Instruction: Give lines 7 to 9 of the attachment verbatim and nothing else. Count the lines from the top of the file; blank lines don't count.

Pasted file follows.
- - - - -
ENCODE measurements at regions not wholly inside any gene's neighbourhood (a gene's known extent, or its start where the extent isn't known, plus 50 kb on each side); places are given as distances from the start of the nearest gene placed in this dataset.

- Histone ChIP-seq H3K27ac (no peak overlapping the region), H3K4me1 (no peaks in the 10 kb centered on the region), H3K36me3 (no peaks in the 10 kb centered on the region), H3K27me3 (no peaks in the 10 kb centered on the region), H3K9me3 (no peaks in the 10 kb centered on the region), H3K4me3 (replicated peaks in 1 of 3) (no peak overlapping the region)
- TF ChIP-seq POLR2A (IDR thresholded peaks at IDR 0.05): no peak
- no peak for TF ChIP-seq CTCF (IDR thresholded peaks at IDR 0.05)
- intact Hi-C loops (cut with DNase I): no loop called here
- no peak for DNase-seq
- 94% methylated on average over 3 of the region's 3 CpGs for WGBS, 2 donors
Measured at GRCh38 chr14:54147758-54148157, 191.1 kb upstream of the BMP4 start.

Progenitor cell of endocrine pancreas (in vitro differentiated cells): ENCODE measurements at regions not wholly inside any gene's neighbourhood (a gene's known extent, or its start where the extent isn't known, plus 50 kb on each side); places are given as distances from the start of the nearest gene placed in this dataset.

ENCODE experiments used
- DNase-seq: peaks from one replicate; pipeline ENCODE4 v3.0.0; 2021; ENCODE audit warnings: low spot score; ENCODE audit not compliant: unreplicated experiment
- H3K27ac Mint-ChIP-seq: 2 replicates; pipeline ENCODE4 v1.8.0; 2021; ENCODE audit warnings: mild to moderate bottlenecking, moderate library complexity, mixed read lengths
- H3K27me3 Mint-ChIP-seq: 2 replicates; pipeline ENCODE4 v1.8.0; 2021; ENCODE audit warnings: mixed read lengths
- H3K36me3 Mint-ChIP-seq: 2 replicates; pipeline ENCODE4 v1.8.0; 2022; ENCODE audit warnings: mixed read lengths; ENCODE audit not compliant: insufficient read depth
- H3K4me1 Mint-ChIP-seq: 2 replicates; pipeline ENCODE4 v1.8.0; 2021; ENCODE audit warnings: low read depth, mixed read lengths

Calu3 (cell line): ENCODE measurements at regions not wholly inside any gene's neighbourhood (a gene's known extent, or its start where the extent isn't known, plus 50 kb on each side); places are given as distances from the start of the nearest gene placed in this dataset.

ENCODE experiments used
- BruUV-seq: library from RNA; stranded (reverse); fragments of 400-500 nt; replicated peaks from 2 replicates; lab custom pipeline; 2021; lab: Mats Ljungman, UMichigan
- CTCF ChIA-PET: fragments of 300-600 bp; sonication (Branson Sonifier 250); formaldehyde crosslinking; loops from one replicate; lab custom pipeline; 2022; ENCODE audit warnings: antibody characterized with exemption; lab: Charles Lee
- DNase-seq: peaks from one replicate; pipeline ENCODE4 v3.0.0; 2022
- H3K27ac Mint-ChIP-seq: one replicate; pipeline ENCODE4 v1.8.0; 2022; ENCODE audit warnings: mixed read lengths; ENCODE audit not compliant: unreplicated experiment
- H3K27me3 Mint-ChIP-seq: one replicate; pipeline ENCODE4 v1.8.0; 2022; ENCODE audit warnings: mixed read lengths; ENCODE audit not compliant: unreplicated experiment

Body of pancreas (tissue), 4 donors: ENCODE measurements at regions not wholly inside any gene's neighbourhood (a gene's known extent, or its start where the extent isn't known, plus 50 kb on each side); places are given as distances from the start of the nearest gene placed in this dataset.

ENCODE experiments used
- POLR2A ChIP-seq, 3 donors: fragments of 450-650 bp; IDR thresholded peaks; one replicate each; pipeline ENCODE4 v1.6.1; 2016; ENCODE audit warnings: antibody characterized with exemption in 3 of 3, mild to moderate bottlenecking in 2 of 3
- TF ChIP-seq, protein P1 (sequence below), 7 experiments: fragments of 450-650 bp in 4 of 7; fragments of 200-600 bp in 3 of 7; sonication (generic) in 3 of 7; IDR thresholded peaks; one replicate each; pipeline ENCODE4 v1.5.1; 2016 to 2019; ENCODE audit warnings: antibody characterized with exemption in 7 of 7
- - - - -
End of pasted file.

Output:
- 94% methylated on average over 3 of the region's 3 CpGs for WGBS, 2 donors
Measured at GRCh38 chr14:54147758-54148157, 191.1 kb upstream of the BMP4 start.

Progenitor cell of endocrine pancreas (in vitro differentiated cells): ENCODE measurements at regions not wholly inside any gene's neighbourhood (a gene's known extent, or its start where the extent isn't known, plus 50 kb on each side); places are given as distances from the start of the nearest gene placed in this dataset.